why not? the man is forty years old for heaven’s sake. I would not underestimate this man for a moment and since when are brains a prerequisite for PM. Of course things will get messy but three years is a long time.

      • Tiger says:

        Well, if the party wants to run on a Trudeauvian sense of Canadian identity, he’s probably a good standard-bearer.

        And that’s what can differentiate the Liberals from the NDP… Mulcair can never go for Trudeau-style Canadian federalism; the NDP is locked to a Mulroney-esque approach to Quebec.

        • Jordan says:

          Trudeau did have to back track weeks ago after saying he’d support Quebec separating from Canada.

          • Tiger says:

            He didn’t quite say that.

            But you’ve pointed out the problem with him — a bit of a foot-in-mouth problem.

            Still, he’ll have lots of the usual suspects among journalists cheering for his success and covering for him, and that helps a good deal.

            I think it’d make sense for Liberals to take a very close look at him, and make the judgment call of whether his obvious upsides outweigh the downsides.

            If I were them, and things didn’t change much from today, I’d go for it. But they’ve got a year to make that call for themselves.

  7. JamesHalifax says:

    Quel, surpris….!!!!

    I wonder if he would have run if he hadn’t won the boxing match….lol

    • JamesHalifax says:

      Hey, I was rooting for Justin to win that match. After all the over-blown hype, I was rooting for the underdog.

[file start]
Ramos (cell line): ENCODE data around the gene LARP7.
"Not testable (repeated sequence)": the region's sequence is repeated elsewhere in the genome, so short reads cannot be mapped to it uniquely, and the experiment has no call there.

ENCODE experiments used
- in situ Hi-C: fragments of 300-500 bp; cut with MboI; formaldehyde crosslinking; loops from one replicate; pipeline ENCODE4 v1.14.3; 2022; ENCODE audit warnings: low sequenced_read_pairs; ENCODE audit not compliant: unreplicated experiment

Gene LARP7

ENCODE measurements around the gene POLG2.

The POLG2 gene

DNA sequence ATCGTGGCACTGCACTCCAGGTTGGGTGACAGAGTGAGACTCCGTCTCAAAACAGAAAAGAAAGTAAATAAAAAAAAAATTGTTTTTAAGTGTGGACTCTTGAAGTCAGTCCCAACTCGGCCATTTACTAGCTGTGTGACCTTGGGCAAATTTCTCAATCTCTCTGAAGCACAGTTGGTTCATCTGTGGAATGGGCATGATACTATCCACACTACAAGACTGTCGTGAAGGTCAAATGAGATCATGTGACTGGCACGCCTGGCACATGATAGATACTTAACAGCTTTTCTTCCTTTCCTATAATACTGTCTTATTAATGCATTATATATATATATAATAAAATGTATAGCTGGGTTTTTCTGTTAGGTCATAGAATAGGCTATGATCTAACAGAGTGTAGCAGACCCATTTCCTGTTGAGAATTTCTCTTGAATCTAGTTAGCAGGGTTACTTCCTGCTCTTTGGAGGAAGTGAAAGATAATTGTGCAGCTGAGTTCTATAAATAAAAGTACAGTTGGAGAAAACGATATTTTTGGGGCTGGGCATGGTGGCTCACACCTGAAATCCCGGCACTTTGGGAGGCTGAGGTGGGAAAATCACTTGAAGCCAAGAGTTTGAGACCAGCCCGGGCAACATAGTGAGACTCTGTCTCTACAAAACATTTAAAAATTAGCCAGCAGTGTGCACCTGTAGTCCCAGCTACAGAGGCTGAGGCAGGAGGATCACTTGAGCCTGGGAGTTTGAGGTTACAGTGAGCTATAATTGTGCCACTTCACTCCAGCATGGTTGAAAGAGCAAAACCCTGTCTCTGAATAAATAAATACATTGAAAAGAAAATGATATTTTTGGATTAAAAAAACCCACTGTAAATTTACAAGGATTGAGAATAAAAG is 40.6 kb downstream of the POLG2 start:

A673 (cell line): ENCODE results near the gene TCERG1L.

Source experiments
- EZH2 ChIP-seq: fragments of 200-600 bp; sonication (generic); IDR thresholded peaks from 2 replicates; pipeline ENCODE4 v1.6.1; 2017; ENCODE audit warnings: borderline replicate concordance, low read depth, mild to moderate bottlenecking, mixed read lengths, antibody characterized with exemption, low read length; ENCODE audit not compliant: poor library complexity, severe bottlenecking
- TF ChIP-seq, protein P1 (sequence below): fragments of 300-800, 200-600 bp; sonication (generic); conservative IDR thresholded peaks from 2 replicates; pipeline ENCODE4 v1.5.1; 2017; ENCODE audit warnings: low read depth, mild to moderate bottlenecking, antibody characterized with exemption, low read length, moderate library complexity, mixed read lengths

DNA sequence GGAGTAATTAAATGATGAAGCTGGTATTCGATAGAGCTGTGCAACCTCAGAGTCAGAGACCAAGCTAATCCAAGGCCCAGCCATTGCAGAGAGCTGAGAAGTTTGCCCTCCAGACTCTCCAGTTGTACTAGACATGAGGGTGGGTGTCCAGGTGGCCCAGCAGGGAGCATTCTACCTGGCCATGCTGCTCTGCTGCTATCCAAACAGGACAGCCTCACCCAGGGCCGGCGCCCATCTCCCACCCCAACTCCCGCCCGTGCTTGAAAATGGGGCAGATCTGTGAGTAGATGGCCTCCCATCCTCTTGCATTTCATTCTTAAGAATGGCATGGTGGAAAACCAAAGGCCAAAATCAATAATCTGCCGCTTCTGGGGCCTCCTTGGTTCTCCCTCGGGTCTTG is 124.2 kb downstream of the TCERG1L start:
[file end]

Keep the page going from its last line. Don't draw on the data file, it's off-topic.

Besides, Trudeau had the reach, and the Senator…..had a two pack a day habit. I wasn’t hard to guess the outcome. Trudeau only had to survive the intial onslaught…and he did that very well.

      Running the country….that’s a little more difficult.

  8. JvonWahl says:

    I would love to see Justin run for leader, if he is not ready it will show and he will lose. I believe the party needs a race that is a feverish as possible. Whomever wins needs to zbe fire tested and battle hardened…

    Only person i think should not run in Bob Rae. If the liberal party ia open to real change for Canada they need to Start in house and learn to keep their word. Bob was told interim leader could not run, he said that was fine… so keep your word Bob don’t play politics as usual be a game changer and empower others over yourself.

    Its not the job of back room brass or ONE leader to change the party and country…. Its the job of every liberally minded Canadian…

    Collaboration over competition and acceptance over tolerance

  9. Ronald O'Dowd says:


    Cogent, erudite policy will attract some Western support and that will do his purported candidacy no harm.

  10. Dan says:

    The Liberal party loves a good dynasty. “The rightful heir.”

    The Canadian public, on the other hand…

  11. Ted H says:

    If he simply runs on the Trudeau name, that would be wrong and destined for failure. On the other hand, he might have some good ideas and a real sense of what the Liberal party needs to thrive in the current political landscape. If the latter is the case, let’s not hold his name against him.

  12. Joel R says: